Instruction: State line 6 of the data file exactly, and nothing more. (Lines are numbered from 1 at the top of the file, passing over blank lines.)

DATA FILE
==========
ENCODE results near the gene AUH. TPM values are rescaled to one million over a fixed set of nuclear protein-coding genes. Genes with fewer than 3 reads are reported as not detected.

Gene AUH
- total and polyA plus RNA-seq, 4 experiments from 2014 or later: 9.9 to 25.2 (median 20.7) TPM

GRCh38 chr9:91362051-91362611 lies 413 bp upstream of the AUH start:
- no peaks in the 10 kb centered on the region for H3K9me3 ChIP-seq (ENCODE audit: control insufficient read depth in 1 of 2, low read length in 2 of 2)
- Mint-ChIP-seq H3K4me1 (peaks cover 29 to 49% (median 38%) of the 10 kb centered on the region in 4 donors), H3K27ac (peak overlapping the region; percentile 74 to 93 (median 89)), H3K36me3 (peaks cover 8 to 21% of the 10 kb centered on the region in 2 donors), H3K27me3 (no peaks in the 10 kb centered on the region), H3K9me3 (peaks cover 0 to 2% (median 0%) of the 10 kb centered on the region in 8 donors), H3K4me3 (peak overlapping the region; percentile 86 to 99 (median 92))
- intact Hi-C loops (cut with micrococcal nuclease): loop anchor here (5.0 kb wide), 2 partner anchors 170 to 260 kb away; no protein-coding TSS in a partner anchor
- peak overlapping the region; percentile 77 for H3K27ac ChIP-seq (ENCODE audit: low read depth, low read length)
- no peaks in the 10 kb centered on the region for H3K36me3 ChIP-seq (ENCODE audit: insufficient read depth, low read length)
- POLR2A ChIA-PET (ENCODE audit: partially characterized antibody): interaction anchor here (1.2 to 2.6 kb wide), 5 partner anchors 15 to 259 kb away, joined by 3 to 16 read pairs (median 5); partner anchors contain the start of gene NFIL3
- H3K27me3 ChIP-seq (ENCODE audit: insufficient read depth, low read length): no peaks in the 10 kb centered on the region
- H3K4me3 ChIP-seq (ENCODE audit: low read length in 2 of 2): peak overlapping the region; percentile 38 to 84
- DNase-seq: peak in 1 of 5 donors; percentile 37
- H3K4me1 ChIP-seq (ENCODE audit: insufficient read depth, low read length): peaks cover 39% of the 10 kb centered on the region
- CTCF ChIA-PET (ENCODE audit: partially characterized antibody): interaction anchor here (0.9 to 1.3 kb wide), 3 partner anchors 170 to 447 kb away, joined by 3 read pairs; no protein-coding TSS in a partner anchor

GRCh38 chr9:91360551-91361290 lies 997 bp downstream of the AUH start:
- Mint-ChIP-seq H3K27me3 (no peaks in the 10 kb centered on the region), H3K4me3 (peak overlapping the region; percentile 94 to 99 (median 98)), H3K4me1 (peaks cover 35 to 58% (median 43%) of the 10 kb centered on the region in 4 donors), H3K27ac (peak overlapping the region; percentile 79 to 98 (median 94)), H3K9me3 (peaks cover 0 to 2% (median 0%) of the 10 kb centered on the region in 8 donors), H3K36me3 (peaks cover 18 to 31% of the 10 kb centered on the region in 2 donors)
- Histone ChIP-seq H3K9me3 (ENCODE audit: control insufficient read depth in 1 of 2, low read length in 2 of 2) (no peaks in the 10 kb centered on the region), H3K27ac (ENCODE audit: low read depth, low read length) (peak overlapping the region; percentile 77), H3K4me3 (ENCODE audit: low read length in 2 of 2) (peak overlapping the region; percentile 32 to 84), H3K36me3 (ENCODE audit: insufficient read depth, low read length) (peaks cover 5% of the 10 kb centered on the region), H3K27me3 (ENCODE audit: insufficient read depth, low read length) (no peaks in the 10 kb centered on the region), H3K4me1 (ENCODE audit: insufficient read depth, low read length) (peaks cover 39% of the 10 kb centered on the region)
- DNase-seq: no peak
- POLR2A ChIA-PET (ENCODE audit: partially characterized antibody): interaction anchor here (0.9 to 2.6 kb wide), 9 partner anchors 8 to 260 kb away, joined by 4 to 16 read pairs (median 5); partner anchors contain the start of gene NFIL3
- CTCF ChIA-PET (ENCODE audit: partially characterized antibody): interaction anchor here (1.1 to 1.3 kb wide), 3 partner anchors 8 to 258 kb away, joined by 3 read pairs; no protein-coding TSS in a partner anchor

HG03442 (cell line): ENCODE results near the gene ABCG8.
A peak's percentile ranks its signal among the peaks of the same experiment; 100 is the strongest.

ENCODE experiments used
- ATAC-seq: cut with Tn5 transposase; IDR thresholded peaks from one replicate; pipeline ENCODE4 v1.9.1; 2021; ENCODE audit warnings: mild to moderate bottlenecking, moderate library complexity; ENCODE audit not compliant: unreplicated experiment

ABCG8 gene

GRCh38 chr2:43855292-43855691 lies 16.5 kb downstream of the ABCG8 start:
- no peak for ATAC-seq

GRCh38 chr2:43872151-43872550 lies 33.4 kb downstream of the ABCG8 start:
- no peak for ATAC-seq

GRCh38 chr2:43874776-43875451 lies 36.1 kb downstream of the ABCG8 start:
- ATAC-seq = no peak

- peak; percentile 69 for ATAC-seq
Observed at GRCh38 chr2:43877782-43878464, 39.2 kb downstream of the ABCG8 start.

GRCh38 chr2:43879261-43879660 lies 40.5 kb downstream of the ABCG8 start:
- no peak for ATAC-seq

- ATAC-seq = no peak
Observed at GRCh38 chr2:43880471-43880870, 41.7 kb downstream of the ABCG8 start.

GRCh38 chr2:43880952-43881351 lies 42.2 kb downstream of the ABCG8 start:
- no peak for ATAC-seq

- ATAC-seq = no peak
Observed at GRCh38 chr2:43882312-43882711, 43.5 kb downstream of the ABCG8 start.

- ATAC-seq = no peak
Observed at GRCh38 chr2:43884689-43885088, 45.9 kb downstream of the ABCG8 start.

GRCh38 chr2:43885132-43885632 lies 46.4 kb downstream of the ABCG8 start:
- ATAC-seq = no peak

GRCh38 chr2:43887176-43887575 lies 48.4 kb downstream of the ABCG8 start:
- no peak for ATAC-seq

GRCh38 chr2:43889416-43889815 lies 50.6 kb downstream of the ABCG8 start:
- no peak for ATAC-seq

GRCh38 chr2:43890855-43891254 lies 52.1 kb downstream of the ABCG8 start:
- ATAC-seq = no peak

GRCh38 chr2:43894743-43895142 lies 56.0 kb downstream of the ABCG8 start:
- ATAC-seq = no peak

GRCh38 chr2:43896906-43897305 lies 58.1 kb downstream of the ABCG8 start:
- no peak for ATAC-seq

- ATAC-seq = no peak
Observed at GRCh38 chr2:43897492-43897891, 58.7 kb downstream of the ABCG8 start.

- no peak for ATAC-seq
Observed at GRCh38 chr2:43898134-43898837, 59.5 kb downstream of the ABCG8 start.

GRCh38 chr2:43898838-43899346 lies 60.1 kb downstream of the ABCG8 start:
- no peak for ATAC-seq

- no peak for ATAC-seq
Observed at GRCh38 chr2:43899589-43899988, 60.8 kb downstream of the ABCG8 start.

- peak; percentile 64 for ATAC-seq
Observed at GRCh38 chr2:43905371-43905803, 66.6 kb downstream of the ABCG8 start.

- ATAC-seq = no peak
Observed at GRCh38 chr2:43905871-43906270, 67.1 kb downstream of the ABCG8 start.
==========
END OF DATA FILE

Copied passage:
- Mint-ChIP-seq H3K4me1 (peaks cover 29 to 49% (median 38%) of the 10 kb centered on the region in 4 donors), H3K27ac (peak overlapping the region; percentile 74 to 93 (median 89)), H3K36me3 (peaks cover 8 to 21% of the 10 kb centered on the region in 2 donors), H3K27me3 (no peaks in the 10 kb centered on the region), H3K9me3 (peaks cover 0 to 2% (median 0%) of the 10 kb centered on the region in 8 donors), H3K4me3 (peak overlapping the region; percentile 86 to 99 (median 92))